A cup of coffee a day keeps heart disease away

A new study suggests that consumption of a mainly plant-based diet was related to decreased heart failure risks among people without known heart failure or heart disease.

Researchers used machine learning to analyze data from the long-running Framingham Heart Study, which includes information about what people eat and their cardiovascular health. They found that consuming coffee was associated with a seven percent decreased risk of heart failure and an eight percent decreased risk of stroke compared to those who did not consume coffee.

A press release stressed that this type of study demonstrates an observed association, but does not prove cause and effect.

The study was carried out using an artificially intelligent machine-learning system. The researchers tried to run a similar analysis for the consumption of red meat but the connection was more hard to validate because the definition of what counts as red meat varied between the Framingham Heart Study and those studies that were comparable. That being said, it is now hard to verify these results because the definition of what constitutes "red meat" differs between studies.

The scientists will go on to explore risk factors for those two events and aim to better understand how our diets influence our cardiovascular health. The current risk-assessment tools used to predict whether someone might develop heart disease are very good, the authors noted in their presentation, but they're not 100% accurate, suggesting that more risk factors could still be identified.

Heart failure is a potentially fatal condition that occurs when the heart is too week to pump blood efficiently around the body. In this case, red meat consumption was identified as a potential risk factor, although here, the correlation was less striking.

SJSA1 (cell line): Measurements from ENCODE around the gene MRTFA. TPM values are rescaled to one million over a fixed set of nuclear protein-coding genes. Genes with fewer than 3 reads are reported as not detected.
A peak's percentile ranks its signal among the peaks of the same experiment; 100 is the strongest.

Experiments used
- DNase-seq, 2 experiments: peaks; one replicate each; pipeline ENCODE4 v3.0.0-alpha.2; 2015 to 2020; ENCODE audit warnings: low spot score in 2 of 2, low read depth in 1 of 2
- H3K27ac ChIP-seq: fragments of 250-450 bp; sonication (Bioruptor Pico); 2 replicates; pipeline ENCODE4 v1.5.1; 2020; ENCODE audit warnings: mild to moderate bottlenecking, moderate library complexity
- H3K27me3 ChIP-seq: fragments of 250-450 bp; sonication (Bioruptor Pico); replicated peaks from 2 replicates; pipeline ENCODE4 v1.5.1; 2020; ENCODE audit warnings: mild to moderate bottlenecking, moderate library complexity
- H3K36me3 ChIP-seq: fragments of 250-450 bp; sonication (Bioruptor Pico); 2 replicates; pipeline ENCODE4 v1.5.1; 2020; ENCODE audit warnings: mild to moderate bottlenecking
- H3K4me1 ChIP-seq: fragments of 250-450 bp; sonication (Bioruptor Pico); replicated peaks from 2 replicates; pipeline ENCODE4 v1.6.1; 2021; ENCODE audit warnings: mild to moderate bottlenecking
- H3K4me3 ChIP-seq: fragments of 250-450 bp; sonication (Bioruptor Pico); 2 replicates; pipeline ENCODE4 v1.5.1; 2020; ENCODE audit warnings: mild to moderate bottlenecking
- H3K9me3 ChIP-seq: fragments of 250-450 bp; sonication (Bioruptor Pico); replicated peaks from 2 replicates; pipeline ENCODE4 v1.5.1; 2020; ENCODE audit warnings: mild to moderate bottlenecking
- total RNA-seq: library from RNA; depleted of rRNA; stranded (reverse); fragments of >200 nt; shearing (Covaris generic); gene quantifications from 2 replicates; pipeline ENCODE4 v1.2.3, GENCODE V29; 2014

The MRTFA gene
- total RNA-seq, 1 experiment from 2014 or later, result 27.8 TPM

Senior author Professor David Kao said: 'Machine learning may be a useful addition to the way we look at data and help us find new ways to lower the risk of heart failure and strokes'.

"Eating plenty of fruit and vegetables, cutting down on salt, and maintaining a healthy weight are all important parts of a balanced diet that helps lower the risk of heart disease and stroke", Taylor recommends.

Presentation location: Population Science Section, Science and Technology Hall.

The prior research was first introduced at American Heart Association (AHA) Scientific Sessions held in Anaheim, California. The association has strict policies to prevent these relationships from influencing the science content. Revenues from pharmaceutical and device corporations are available at www.heart.org/corporatefunding. The association makes no representation or warranty as to their accuracy or reliability. The Dallas-based association is the nation's oldest and largest voluntary organization dedicated to fighting heart disease and stroke.

Vanessa Coleman